-Chart for Brent is flatlined
-Mind the caveats from the Bank of England.
Traders cherry-picked an assessment from the OECD that the global economy would fare better than first expected, ignoring the pessimism from early in the week from BP, the IEA and OPEC. A drain on US commercial crude oil inventories and gasoline, meanwhile, helped support a surge in the price of oil. There should’ve been some headwinds from the long wish-list rolled out by the US Federal Reserve on how to support the economy, though much of that concern may be baked in already. The Bank of England gave it both ways too, suggesting there were flickers of forward momentum amid a cloud of uncertainties. Much of the focus today will be on OPEC+ meetings, with analysts early in the morning combing over production figures amid data showing discipline was lacking. In the international arena, the head of the UN-backed government in Libya said he would quit and France continues to fret over the lack of political progress in Lebanon.
The price for Brent crude oil rallied 4.1% in the previous session in break-out fashion to close trading at $42.22 per barrel. The price oscillated around the upper $41 per barrel line as the market reconsidered the previous rally. Brent was stuck in early trading as investors waited for OPEC assessments, posting literally no movement at 8 a.m. ET to trade at $42.22 per barrel.
British energy company BP this week declared peak oil, and both OPEC and the IEA lowered their immediate forecasts for economic growth. US Fed Chief Jerome Powell, meanwhile, said there’s not much left in his arsenal, calling on congressional leaders handicapped by politicking to save the day. That is not good news. The US market had some support from a drain on all major petroleum categories, though much of that data were skewed by storm activity in the US Gulf of Mexico. The OECD, meanwhile, revised its forecast for global GDP higher, pumping some positive sentiment into the market. That said, the OECD said the contraction will be durable, with most major economies ending 2021 worse off than at the end of 2019. Stock futures in the US market are on a downturn, though, so today may see some correction in commodities as traders take a closer look at the data.
Data on hiring in the United States will be a factor in Thursday trading, though it seems like additions to payrolls are stalling. Elsewhere, and it looks like the manufacturing index from the US Federal Reserve Bank of Philadelphia is turning lower. For the other side of the Atlantic, the Bank of England gave a dour assessment on the road ahead. For the third quarter, the bank expects GDP to come in some 7% below fourth quarter 2019. A statement from the bank should serve notice to those trying to distill trends during these incredibly volatile times.
“Recent domestic economic data have been a little stronger than the committee expected at the time of the August report, although, given the risks, it is unclear how informative they are about how the economy will perform further out,” its statement read.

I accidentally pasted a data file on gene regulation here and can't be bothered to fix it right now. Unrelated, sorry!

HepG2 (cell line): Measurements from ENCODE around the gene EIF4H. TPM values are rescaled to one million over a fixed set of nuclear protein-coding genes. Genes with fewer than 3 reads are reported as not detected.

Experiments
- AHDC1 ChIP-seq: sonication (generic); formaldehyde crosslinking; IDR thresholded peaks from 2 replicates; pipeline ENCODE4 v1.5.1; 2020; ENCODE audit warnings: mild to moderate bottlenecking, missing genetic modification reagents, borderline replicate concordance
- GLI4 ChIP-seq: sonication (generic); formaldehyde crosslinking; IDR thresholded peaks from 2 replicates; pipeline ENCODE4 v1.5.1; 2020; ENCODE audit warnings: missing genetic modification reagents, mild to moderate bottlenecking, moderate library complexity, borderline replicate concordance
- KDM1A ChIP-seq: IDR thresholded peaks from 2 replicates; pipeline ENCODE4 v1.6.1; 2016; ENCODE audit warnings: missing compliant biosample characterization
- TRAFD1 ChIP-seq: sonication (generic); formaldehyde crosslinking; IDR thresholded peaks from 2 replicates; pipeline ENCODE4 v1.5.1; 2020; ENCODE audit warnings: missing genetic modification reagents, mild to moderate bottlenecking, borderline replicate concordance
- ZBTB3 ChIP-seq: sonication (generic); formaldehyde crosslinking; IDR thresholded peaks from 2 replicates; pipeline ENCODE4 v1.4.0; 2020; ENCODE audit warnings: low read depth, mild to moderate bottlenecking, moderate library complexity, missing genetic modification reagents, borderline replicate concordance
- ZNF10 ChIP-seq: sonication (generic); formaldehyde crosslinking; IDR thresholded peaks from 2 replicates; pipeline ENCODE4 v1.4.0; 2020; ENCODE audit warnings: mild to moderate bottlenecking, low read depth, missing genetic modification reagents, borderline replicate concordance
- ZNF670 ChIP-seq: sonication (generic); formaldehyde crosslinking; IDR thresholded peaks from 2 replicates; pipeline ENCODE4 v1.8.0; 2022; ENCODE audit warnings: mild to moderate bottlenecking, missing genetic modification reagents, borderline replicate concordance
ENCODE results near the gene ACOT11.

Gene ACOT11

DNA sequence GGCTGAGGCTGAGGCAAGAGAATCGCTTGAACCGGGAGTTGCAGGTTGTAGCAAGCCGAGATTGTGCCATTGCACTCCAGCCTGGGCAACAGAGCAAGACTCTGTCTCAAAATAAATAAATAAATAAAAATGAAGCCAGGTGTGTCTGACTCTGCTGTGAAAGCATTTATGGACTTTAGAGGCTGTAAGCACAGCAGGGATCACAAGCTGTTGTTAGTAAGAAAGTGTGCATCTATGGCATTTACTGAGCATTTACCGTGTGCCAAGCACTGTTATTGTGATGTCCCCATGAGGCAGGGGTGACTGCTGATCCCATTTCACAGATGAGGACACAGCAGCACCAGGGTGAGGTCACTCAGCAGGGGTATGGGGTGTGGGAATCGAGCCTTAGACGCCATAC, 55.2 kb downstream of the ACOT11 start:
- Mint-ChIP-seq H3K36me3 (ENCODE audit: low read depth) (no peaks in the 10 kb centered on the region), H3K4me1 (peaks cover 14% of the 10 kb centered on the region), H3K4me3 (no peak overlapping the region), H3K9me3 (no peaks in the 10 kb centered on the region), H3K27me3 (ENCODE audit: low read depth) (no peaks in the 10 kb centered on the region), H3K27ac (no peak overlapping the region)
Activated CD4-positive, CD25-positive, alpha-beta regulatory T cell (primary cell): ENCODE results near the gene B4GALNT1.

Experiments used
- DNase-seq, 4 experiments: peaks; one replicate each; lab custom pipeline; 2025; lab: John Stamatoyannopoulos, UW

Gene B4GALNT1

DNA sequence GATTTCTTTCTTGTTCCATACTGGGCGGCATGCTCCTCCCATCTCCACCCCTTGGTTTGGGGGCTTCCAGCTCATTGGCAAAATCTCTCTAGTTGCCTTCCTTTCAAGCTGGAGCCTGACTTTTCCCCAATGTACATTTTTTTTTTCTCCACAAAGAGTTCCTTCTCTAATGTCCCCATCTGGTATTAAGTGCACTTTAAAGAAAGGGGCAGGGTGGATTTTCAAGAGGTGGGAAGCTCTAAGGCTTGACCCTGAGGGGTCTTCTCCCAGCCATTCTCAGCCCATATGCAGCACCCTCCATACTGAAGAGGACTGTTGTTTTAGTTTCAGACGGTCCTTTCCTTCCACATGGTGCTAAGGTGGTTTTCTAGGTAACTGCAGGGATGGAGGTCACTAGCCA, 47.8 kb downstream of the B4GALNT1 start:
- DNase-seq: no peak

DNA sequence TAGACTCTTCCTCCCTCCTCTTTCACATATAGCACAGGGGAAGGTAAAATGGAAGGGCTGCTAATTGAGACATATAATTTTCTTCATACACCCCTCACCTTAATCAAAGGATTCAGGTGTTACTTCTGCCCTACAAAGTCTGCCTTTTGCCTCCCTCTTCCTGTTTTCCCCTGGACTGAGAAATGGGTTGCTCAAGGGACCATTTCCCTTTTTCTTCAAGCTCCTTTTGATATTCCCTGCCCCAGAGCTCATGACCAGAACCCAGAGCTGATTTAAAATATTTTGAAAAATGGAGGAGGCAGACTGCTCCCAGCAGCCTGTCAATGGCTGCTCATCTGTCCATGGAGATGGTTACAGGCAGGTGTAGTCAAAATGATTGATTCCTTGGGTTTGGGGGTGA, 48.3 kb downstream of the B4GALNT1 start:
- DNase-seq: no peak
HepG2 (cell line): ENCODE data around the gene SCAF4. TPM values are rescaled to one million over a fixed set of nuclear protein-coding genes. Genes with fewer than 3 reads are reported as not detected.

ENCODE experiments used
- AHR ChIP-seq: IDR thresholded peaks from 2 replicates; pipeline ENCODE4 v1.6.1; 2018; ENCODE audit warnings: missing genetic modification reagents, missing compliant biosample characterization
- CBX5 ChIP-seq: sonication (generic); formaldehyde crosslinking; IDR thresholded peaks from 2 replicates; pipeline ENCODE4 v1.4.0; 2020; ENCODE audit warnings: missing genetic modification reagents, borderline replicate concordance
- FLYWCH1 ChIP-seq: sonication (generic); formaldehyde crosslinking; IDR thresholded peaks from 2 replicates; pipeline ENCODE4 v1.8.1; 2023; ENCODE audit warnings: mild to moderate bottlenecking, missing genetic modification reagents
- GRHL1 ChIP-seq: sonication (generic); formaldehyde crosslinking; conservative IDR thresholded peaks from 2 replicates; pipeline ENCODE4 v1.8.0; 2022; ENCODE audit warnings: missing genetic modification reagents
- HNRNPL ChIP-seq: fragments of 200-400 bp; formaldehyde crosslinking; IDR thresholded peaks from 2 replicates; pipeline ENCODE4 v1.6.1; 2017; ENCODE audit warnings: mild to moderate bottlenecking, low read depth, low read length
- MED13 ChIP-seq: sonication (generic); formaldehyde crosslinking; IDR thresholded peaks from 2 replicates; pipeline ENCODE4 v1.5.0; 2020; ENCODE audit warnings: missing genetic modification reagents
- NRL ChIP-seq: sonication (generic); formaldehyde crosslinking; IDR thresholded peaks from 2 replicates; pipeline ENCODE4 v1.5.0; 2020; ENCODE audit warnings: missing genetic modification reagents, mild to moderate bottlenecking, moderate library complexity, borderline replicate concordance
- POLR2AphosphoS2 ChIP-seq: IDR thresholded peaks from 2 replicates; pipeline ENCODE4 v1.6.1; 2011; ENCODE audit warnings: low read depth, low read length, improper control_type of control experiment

British economic momentum is complicated by last-minute changes to the exit plan from the European Union. Both European and US free-trade agreements could be in jeopardy. The uncertain outlook makes for a tough week for the committee monitoring compliance from the handful of producers working under the OPEC+ umbrella. Producers from Iraq to the United Arab Emirates have said on paper that they will make of for a past lack of discipline, though the decision by some producers to lower their official selling price for October loadings suggests otherwise. The lower OSP smacks of a quest for market share among bargain hunters rather than a show of discipline in voluntary curtailments. Already, it seems as if OPEC+ got caught up in the wave of premature optimism during the summer by relaxing curtailments by some 2 million barrels per day. It’s unlikely that OPEC+ will tighten its belt again, so the consensus seems to be that a crackdown on underperformers will be the only major outcome from this week’s meetings.
Meanwhile, there’s no shortage of trouble in the broader Middle East region, and much of that trouble has a direct impact on the market. Khalifa Haftar, the rogue military general and former CIA asset who is the face of the opposition government in Libya, said recently that oil could start flowing again from the North African producer. That could complicate OPEC+’s balancing act if Libyan barrels wind up on the water again. Adding to the uncertainty now is an announcement from Fayez al-Sarraj, the head of the UN-backed legislation in Tripoli, that he will step down in October. Given Libya’s fragility, hopes may be fading for a quick political turnaround in a country mired in civil war. Elsewhere in the Mediterranean and France is growing impatient with political reform in Lebanon. Last month’s explosion at the port at Beirut left long-term corruption in the Lebanese government exposed, though it seems as if Lebanon lacks an alternate ruling elite to come in and fix the mess. That’s important because the intersecting geopolitical interests that run through the country make it a battleground between pro-Iranian interests, European ambitions and the United States, which has consolidated a decidedly anti-Iran bloc via Arab warming to Israel. Iran, already frustrated by sanctions and new demarcations in the region, is complaining to the United Nations that US financial pressure is having a disproportionate impact on the welfare of its people. And rounding out the region, political turmoil is abundant in the Ivory Coast that deserves attention. West African nations are home to some of the larger emerging oil basins in the world and political turmoil could complicate the investment potential, particularly given the overlapping interests offshore.